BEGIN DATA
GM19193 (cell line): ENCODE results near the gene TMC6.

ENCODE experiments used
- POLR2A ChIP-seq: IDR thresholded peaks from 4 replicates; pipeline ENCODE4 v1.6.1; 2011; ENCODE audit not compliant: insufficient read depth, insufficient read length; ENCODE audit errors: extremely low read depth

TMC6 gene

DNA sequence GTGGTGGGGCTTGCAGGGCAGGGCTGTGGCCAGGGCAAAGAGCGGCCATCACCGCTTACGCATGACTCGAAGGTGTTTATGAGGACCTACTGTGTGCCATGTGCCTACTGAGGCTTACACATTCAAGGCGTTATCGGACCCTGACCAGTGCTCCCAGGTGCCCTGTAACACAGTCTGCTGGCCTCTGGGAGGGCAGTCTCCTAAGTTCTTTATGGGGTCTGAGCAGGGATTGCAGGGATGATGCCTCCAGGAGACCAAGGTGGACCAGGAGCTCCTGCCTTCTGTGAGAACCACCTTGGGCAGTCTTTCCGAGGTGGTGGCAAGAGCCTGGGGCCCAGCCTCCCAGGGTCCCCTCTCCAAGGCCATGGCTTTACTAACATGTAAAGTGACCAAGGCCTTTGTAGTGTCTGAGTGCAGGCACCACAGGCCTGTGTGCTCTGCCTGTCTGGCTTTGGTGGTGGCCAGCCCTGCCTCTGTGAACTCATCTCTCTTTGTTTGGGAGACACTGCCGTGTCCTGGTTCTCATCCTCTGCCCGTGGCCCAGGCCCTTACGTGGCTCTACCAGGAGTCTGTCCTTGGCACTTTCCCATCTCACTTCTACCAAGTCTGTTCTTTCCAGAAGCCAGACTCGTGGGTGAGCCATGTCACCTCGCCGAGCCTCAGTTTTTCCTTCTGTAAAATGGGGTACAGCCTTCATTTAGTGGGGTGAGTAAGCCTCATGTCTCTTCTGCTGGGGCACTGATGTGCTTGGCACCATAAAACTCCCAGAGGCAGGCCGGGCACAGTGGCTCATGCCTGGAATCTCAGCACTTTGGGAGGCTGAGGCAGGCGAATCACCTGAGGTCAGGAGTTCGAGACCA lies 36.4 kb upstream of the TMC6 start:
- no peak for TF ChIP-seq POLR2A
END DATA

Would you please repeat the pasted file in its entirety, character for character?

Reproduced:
GM19193 (cell line): ENCODE results near the gene TMC6.

ENCODE experiments used
- POLR2A ChIP-seq: IDR thresholded peaks from 4 replicates; pipeline ENCODE4 v1.6.1; 2011; ENCODE audit not compliant: insufficient read depth, insufficient read length; ENCODE audit errors: extremely low read depth

TMC6 gene

DNA sequence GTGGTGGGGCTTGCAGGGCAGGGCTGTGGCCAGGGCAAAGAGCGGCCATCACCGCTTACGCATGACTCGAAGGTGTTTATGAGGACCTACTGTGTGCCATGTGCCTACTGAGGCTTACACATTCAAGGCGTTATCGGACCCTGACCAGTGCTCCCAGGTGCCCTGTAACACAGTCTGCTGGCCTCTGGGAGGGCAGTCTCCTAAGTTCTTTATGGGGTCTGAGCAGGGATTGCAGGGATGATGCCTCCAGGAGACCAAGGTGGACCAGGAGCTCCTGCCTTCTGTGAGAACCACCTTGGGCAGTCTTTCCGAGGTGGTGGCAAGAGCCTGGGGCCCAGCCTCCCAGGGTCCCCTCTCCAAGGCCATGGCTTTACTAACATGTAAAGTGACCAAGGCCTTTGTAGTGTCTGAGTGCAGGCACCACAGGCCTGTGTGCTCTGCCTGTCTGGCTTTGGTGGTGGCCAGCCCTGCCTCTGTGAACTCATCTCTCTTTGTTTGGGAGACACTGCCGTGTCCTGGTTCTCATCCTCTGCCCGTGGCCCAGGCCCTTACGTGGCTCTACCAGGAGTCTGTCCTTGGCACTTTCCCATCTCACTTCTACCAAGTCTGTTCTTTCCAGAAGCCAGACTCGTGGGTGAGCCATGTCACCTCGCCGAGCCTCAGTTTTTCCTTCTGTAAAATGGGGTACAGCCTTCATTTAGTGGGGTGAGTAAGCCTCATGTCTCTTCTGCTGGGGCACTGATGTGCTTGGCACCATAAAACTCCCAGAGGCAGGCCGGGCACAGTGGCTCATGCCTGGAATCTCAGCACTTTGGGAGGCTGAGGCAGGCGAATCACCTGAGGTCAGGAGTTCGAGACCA lies 36.4 kb upstream of the TMC6 start:
- no peak for TF ChIP-seq POLR2A